The publisher's earnings before interest, tax and amortisation figure are a marked improvement on the £44.2 million losses GNM posted a year earlier, and comes on the back of £17 million cost savings and a 28.9 per cent rise (£10.2 million) in digital revenues to £55.9 million.
The reduction in GNM's operating loss was helped by cutting £9 million from print costs, including a reduction in pagination following a redesign, as well as nearly £3m savings from editorial budgets, with 60 of its 650 editorial staff leaving under a voluntary redundancy programme - 40 fewer than had been initially pursued last year.
Print revenues for The Guardian and Observer dropped £11 million in the year, following falls in advertising and copy sales. Overall revenues increased slightly to £196.3 million, up from £194.4 million in 2012.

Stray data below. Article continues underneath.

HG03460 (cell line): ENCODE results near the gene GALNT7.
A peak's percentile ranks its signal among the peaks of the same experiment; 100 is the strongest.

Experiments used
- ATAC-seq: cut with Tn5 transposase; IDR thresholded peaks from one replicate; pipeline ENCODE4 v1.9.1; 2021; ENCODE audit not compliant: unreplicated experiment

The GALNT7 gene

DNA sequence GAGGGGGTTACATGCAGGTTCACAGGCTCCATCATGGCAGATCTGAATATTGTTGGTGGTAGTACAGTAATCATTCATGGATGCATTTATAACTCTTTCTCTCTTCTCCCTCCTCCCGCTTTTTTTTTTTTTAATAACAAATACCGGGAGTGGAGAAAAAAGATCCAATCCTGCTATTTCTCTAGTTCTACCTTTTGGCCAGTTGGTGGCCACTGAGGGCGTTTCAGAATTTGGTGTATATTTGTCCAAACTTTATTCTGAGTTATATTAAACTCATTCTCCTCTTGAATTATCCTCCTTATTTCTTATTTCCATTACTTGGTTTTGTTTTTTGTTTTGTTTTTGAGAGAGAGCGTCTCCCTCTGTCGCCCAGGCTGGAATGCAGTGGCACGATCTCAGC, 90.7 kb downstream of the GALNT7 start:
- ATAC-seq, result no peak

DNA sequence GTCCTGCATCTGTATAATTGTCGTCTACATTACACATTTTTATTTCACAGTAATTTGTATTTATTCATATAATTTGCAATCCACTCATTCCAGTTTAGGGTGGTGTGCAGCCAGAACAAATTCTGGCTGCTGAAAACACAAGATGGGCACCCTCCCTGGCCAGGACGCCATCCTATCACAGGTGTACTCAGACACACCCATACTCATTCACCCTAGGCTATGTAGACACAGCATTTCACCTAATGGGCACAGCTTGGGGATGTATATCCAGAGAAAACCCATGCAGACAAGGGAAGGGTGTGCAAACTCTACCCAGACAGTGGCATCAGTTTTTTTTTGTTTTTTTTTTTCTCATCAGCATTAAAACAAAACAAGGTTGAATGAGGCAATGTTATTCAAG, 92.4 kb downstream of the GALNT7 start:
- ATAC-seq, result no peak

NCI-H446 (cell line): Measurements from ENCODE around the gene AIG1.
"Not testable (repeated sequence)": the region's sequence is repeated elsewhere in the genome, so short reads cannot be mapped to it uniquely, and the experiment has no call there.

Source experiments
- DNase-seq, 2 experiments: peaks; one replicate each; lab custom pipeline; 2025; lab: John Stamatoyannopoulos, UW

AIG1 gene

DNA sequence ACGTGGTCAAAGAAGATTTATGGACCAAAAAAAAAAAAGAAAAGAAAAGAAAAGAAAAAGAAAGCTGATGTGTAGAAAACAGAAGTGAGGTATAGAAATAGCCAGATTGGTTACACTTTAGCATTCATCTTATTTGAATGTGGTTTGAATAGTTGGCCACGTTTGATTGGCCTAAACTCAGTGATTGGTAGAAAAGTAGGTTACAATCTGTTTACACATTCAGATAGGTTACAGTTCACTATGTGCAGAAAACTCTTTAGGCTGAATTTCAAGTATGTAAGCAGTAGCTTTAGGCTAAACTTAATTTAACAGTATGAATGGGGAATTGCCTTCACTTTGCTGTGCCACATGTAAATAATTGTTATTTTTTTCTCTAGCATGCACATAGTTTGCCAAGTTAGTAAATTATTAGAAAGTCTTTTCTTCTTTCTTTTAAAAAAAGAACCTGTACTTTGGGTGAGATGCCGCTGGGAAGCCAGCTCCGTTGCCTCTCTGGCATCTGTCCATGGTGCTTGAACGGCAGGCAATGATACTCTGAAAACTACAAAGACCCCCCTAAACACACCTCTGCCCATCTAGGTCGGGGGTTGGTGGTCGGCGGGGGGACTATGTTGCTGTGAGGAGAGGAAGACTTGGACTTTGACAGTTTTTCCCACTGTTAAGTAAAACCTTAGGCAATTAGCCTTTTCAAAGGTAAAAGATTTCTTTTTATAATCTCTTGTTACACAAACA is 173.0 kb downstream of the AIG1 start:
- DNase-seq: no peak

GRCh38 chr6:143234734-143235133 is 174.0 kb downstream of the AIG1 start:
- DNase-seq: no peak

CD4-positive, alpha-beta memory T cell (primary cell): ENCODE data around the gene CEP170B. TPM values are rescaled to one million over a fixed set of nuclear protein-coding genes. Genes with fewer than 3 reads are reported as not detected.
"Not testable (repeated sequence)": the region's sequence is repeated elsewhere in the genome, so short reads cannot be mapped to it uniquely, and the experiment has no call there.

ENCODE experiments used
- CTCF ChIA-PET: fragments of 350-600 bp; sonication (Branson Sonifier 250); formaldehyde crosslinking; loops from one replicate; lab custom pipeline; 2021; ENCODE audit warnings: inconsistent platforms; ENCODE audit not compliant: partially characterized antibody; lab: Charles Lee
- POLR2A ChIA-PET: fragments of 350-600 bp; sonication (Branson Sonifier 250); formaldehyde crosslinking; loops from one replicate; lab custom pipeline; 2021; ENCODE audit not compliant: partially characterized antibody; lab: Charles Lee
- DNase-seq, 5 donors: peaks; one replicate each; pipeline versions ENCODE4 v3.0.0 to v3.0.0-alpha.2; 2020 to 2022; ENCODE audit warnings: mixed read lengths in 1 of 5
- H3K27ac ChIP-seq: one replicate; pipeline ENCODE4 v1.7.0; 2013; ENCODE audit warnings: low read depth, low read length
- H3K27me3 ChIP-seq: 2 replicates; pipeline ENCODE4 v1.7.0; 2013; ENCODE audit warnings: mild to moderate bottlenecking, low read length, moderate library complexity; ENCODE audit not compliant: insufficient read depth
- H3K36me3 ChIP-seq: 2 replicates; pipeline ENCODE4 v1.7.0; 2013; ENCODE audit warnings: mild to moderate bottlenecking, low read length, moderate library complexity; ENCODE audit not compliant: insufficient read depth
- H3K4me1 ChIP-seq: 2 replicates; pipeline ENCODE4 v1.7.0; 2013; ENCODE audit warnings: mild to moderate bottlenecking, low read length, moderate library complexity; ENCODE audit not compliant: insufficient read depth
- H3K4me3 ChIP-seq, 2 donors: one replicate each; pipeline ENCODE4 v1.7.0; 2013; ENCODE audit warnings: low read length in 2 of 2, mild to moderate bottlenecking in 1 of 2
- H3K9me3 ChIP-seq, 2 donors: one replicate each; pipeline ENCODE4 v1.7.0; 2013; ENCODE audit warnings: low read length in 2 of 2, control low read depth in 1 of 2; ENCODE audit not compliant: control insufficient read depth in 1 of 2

Today's annual results complete the second year of GNM's five-year transformation programme, which has among its stated aims, the target of taking £25 million out of its cost base by the end of 2015/16.
Dame Amelia Fawcett, chair of Guardian Media Group, reiterated her belief that no publisher had yet found a definitive answer to the question of how to secure a sustainable future for quality journalism.
However, Fawcett said the group's performance over the past year, suggested "we are heading positively and confidently in the right direction".
She added: "At Guardian News & Media, the programme to reduce losses to a sustainable level over a five-year period remains on track, with a significant reduction in operating losses in 2012/13.
"The programme combines investment in the digital future with a targeted reduction in the cost base. This has meant some very difficult decisions, particularly on staffing levels.
"It is vital however, to press ahead with these measures if we are to complete the transformation of the business and so secure the future for the company, for the talented people who work here and for the principles on which the organisation stands."Follow @DurraniMix